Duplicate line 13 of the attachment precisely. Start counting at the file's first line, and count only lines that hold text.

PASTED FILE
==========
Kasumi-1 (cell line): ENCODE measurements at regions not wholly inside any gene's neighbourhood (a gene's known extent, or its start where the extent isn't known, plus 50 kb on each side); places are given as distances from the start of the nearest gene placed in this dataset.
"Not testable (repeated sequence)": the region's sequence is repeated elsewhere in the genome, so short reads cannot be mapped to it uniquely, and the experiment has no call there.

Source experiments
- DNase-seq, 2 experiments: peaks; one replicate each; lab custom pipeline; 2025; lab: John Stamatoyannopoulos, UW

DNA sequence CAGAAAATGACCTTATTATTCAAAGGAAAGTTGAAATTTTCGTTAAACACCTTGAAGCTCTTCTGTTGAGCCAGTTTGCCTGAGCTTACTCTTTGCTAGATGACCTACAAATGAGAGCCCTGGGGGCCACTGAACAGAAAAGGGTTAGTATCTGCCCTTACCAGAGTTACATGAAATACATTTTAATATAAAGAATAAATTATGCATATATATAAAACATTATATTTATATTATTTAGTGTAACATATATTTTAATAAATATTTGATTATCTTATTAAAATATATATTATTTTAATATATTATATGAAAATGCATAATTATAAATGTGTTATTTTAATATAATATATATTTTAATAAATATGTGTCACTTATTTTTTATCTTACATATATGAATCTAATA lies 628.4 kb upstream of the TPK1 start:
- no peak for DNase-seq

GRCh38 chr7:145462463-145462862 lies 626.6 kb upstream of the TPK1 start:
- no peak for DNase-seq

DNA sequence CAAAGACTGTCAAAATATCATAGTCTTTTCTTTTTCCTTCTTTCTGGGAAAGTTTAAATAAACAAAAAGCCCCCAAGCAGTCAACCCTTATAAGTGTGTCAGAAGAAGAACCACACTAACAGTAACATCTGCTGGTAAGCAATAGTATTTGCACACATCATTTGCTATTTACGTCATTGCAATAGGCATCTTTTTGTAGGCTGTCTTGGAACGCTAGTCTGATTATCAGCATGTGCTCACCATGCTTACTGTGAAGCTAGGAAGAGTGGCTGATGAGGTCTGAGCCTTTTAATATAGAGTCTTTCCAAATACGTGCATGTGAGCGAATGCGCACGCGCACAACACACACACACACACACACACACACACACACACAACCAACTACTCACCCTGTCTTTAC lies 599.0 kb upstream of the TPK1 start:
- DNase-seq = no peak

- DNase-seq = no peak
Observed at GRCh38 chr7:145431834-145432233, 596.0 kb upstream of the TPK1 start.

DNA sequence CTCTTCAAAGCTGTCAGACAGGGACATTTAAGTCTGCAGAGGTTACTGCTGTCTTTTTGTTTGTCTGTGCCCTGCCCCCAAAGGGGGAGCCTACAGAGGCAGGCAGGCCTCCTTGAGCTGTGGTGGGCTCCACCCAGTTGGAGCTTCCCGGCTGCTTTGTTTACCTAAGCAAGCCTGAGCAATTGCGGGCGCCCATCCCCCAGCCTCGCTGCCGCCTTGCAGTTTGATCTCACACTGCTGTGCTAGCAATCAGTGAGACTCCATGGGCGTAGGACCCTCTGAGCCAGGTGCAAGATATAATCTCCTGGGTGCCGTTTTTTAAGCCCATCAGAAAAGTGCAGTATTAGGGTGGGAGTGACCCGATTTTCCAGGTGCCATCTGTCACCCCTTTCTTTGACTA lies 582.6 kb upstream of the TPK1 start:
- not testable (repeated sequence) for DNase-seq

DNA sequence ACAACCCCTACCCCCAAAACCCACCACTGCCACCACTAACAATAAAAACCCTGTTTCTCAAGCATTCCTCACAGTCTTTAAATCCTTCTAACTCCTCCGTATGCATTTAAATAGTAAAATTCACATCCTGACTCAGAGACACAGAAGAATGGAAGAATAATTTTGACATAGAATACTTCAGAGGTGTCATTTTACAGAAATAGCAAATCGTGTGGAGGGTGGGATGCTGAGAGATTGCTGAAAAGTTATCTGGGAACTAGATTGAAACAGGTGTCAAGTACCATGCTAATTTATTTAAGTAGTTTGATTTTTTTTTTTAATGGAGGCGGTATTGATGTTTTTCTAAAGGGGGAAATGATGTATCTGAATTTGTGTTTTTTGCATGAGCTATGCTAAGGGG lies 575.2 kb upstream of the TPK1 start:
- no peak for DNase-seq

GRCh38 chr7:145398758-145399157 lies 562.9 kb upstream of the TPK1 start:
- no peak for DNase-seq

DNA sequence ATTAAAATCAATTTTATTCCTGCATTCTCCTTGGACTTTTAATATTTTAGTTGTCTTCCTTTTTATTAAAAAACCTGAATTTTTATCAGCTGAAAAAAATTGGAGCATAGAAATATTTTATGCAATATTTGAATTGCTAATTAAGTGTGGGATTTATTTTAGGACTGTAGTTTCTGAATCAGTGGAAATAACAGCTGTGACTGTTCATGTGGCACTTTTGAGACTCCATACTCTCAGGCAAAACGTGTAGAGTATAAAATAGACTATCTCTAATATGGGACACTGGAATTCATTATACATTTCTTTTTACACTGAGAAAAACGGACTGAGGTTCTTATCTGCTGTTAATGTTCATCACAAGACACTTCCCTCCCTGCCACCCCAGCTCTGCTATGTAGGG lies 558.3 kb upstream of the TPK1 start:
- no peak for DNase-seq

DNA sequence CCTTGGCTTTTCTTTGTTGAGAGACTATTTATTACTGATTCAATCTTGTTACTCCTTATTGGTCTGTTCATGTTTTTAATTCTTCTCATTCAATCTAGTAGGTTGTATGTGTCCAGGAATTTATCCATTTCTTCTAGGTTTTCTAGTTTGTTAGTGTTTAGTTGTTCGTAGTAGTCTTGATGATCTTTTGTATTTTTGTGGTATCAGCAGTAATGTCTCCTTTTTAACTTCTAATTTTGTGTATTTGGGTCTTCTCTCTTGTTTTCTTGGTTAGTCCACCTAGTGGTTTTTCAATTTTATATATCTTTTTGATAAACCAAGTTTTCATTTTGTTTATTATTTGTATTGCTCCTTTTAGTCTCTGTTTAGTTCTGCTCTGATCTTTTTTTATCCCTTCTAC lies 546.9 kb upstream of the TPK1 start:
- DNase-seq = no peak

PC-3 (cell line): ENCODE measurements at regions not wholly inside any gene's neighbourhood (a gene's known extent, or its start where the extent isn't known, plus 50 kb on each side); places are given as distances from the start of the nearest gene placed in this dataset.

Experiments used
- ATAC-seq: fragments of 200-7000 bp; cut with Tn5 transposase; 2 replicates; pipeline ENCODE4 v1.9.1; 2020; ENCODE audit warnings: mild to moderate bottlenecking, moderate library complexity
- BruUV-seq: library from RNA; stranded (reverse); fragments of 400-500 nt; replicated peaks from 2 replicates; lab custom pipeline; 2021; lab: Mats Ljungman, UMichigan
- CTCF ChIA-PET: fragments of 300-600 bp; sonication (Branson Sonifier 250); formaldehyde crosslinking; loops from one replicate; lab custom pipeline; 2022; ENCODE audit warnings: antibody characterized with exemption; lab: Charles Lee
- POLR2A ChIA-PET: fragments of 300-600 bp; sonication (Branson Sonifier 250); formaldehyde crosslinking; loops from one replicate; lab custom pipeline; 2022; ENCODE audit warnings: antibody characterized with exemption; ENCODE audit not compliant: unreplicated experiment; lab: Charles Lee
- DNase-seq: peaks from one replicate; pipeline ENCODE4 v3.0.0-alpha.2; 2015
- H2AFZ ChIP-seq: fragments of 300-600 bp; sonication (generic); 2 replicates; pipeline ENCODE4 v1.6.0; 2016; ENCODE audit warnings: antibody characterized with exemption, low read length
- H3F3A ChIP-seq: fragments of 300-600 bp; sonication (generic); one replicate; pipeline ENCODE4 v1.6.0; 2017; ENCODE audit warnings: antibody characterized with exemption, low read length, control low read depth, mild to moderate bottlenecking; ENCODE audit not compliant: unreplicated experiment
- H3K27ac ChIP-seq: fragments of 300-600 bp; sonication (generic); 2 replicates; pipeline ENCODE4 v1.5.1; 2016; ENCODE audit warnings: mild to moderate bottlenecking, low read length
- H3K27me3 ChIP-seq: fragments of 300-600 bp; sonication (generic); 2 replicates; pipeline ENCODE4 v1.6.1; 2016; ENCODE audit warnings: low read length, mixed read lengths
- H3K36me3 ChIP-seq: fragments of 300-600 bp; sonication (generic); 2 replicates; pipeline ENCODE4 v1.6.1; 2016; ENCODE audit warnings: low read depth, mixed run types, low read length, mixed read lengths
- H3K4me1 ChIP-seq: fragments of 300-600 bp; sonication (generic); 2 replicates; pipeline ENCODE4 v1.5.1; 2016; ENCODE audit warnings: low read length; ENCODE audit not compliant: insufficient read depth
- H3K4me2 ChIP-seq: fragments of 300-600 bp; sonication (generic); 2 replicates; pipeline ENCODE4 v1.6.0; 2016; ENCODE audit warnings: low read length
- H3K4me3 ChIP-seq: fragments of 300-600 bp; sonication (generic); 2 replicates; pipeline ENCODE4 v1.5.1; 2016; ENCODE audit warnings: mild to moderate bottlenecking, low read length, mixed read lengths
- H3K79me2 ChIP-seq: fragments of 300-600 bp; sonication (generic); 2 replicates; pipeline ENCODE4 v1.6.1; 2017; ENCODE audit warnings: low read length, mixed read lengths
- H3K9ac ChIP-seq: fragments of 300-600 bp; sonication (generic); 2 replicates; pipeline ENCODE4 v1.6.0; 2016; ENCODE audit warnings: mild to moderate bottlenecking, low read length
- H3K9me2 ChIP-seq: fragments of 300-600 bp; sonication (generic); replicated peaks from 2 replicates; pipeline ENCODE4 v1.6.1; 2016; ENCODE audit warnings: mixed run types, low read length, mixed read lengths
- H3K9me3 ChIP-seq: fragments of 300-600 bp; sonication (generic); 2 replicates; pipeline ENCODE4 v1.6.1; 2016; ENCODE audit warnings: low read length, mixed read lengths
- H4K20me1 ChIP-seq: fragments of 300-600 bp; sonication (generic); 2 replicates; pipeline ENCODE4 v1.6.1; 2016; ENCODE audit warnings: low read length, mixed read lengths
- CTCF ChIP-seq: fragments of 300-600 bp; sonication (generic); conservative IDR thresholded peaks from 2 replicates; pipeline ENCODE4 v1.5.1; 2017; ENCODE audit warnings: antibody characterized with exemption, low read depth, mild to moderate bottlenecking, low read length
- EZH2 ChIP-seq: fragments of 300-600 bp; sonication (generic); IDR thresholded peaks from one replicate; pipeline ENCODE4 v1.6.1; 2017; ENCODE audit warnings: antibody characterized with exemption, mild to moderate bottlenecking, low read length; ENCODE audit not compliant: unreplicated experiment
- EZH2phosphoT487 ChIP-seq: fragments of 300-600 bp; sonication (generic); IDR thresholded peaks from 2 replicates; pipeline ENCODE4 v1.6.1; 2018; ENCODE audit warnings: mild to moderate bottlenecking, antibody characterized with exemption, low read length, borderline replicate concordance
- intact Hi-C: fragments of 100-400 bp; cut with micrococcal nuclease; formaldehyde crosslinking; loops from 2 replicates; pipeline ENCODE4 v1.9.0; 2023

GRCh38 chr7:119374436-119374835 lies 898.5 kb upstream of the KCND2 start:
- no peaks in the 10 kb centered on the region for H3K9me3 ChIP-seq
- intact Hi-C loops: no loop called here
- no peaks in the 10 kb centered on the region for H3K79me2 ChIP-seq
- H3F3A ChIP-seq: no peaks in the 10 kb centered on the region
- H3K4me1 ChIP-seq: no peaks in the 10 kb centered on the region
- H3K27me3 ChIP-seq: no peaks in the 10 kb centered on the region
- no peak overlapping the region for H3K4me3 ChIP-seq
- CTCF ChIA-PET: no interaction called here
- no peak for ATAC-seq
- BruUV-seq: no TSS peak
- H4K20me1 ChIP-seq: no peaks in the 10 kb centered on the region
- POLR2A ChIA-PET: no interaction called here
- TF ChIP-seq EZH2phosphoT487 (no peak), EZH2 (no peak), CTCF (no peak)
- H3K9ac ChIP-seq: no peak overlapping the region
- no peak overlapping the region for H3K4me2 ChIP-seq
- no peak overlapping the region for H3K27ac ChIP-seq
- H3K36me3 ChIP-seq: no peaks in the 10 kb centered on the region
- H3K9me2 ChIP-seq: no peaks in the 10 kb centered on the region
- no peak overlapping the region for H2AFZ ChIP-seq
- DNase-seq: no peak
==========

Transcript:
DNA sequence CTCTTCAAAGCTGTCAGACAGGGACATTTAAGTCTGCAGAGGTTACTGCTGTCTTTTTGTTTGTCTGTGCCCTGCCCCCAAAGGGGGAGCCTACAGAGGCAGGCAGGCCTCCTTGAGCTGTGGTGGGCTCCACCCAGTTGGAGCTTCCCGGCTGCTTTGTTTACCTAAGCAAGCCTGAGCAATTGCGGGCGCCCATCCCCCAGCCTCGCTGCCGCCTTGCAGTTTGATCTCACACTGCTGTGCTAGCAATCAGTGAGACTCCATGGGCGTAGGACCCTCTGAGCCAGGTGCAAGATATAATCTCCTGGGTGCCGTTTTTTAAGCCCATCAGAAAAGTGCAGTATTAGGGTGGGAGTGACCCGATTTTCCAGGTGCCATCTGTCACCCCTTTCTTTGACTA lies 582.6 kb upstream of the TPK1 start: